Detail of the previous figure, around  the end of the reading of a video line and the beginning of the reading of the next one. Letís notice the double impulsion of the signal P1 which is equivalent to the clock V1 (amplitude more or less). The hidden pixels, and non electrically connected,  are very well visible at the beginning or at the end of the line.

This timing diagram shows the video signal (pin 7 of U6) at the beginning of the image line, but on a larger area than on the previous view. In this case, the binning is 1x1. To do that, start an exposure in a pronounced half-light and examine the video signal  when the READING status appears on the screen (you have at this moment about fifteen seconds to analyze it). The end of the previous line is characterized by a high cadence reading of the horizontal register, without digitizing. If you glance at the CCD low level reading functions, you will notice that this phase corresponds to a cleaning cycle of the horizontal register, before this one receives the content of the next image line. At the beginning of the read line, the first pixels are quickly eliminated because we are not interested in them. The actual digitization of the image points is realized just afterwards.

Here is the video signal at the beginning of the line whereas the cleaning cycles are in progress (it happens when the RAZ status appears on the screen). Notice that 4 image lines are accumulated in the horizontal register before this one is read, in order to accelerate the proceedings.

The following figures show the look of the clocks edges applied to the CCD.


Rising time of the clock H1 (below) measured on the pin 7 of the CCD (of course this one is at its place). The rising time is about 90 ns. The synchronization signal is the command P3 (pin 1 of U4). The TEST2 command was used to produce this timing diagram.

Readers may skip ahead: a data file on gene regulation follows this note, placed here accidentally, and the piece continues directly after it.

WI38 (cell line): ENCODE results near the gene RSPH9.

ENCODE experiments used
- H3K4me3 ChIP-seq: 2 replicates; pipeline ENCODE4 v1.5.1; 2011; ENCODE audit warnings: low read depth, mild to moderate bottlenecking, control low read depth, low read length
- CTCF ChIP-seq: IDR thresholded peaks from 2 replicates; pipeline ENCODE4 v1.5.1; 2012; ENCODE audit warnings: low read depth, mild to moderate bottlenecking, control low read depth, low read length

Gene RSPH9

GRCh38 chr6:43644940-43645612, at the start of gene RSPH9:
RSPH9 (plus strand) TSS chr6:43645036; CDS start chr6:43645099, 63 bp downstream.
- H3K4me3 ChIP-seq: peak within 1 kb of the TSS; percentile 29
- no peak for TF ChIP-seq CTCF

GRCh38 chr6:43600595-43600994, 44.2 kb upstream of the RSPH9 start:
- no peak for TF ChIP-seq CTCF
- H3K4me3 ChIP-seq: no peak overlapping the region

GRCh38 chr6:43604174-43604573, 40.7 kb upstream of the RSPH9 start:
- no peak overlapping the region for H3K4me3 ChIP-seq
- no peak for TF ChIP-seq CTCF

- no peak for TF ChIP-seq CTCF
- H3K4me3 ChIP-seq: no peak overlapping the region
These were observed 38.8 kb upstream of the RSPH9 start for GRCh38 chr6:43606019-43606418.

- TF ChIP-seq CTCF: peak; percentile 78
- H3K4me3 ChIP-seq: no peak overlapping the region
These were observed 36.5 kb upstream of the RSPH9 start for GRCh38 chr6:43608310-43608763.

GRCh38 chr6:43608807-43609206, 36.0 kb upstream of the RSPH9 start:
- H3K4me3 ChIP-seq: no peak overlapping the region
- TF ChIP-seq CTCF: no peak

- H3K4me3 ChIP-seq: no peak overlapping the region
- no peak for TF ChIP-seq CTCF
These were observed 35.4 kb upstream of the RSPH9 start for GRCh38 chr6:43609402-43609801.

Falling edge of the clock H2, observed on the pin 8 of the CCD (the falling time value is 80 ns). The synchronization signal is the same as on the previous figure : the crossing position of clocks H1 and H2 can be analyzed. It appears approximately at 50% of the clock amplitude (this is the optimal crossing point). Letís notice the delay of H2 in comparison with P3, due to the propagation of the signals in the MAX333A.

The rising time of the clock V1 (pins 22, 21, 16 and 15 of the CCD) is about 1 µs. The synchronization signal is the signal P1, taken on the pin 1 of U5. The TEST command is used to produce this timing diagram.

Falling time of the clock V2 ( pins 20, 19, 18, 17 of the CCD). The synchronization signal is P1 (the same as for the previous figure). Notice how the clocks V1 and V2 cross compared with the previous figure.

Above, the signal C1:2 (TTL type) from the PC whereas the link cable PC/camera is 5 m long. Below, the same signal, but after its transit through the trigger 74HCT14 (taken on the pin 4 of U1). The trigger returned stiff edges for the command signals coming from the PC printer port.